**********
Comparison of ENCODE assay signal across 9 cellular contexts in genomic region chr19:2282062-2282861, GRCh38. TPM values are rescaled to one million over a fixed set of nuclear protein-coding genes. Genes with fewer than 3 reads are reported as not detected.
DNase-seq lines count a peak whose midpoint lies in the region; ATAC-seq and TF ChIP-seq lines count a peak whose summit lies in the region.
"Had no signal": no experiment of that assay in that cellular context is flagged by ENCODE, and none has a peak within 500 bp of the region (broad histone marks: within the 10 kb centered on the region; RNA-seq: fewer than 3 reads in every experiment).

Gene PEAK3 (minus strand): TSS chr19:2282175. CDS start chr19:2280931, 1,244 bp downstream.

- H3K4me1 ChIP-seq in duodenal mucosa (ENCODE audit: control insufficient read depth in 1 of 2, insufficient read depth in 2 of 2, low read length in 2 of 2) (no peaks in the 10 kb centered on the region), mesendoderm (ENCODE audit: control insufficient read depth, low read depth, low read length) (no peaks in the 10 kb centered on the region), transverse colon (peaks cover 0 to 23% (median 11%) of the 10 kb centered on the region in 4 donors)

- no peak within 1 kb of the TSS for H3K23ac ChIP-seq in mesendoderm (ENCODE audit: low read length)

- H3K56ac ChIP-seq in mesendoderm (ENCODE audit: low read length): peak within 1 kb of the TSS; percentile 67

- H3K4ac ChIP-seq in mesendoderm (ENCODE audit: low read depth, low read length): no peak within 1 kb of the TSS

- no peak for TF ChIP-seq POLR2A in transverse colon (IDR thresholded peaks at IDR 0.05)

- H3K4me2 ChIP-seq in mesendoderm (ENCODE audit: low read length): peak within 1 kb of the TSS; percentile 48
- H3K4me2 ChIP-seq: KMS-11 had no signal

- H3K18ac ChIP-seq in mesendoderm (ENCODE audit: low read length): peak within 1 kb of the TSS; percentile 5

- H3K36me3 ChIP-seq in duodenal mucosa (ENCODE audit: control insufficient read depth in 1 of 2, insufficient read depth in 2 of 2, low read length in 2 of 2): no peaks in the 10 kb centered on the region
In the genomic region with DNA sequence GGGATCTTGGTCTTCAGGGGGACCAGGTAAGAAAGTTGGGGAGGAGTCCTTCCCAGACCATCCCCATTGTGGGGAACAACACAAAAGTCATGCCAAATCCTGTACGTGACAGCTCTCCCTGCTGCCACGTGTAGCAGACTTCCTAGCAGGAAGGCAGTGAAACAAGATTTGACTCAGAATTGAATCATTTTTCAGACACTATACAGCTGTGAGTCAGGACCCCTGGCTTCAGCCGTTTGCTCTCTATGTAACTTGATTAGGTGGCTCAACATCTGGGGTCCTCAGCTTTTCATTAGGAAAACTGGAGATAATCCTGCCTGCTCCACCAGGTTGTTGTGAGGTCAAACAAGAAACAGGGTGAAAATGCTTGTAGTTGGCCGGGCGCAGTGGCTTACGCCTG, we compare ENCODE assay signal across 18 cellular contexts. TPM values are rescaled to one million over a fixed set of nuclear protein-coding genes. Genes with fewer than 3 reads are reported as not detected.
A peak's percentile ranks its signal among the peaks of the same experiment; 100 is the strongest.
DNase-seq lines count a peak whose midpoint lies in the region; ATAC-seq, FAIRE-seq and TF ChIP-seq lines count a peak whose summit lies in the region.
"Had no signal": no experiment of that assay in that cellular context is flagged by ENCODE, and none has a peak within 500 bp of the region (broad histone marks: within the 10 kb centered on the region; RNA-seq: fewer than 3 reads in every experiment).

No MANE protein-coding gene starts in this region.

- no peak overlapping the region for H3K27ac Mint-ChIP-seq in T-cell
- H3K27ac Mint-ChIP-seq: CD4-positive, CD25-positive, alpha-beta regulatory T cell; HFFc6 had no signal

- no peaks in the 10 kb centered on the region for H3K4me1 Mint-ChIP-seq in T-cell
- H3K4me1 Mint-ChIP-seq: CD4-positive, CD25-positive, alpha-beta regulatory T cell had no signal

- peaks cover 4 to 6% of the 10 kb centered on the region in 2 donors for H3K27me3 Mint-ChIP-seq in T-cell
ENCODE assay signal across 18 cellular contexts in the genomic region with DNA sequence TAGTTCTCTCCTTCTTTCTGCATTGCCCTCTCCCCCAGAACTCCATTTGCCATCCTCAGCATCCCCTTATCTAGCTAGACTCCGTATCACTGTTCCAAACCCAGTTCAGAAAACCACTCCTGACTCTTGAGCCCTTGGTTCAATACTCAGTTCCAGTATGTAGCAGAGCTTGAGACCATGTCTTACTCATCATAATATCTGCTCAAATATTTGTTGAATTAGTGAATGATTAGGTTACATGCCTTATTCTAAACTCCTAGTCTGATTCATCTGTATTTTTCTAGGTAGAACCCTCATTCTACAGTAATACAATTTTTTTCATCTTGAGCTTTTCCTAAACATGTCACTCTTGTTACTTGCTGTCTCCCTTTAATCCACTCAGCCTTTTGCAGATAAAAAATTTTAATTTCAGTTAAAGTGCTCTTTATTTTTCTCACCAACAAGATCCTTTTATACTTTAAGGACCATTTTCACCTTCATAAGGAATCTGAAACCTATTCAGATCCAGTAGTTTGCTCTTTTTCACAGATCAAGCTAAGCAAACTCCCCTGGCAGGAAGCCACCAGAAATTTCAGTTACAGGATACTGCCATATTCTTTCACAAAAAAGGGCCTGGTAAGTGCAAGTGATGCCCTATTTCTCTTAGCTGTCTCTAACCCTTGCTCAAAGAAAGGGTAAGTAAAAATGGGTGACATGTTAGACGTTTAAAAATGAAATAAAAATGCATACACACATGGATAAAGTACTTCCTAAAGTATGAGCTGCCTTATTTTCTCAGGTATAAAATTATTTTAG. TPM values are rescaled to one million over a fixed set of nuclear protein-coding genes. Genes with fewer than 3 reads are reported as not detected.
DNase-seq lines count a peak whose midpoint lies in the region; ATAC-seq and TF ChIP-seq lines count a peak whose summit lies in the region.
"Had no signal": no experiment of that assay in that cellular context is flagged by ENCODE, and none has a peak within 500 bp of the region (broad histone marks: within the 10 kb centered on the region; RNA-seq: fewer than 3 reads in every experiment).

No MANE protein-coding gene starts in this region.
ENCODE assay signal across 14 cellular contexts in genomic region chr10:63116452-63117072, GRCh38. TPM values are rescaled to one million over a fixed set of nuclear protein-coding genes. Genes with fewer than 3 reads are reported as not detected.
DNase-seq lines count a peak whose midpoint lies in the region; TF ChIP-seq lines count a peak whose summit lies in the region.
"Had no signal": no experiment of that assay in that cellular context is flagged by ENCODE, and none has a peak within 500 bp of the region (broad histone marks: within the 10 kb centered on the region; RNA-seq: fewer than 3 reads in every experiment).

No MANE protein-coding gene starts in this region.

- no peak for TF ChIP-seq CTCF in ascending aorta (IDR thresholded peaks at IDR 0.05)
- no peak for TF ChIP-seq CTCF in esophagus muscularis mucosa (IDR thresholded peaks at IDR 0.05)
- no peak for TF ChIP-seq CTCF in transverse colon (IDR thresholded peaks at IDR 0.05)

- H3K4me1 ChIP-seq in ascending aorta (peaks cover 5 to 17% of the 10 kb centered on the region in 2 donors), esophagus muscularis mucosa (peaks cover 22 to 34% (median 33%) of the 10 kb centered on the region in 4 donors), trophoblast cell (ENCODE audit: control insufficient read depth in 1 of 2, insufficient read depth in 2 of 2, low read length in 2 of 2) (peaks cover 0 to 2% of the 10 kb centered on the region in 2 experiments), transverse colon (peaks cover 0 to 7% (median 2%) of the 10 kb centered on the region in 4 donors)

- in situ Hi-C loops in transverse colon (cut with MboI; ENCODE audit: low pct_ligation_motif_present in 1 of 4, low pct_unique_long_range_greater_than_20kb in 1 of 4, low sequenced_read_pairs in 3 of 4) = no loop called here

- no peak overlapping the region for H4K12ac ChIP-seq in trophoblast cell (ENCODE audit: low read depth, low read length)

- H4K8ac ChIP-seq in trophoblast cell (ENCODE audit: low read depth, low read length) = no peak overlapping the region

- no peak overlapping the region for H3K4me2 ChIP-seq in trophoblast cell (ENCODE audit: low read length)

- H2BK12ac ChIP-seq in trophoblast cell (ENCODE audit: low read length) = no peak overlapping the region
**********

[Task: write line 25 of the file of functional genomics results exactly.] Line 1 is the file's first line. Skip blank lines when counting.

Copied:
DNase-seq lines count a peak whose midpoint lies in the region; ATAC-seq and TF ChIP-seq lines count a peak whose summit lies in the region.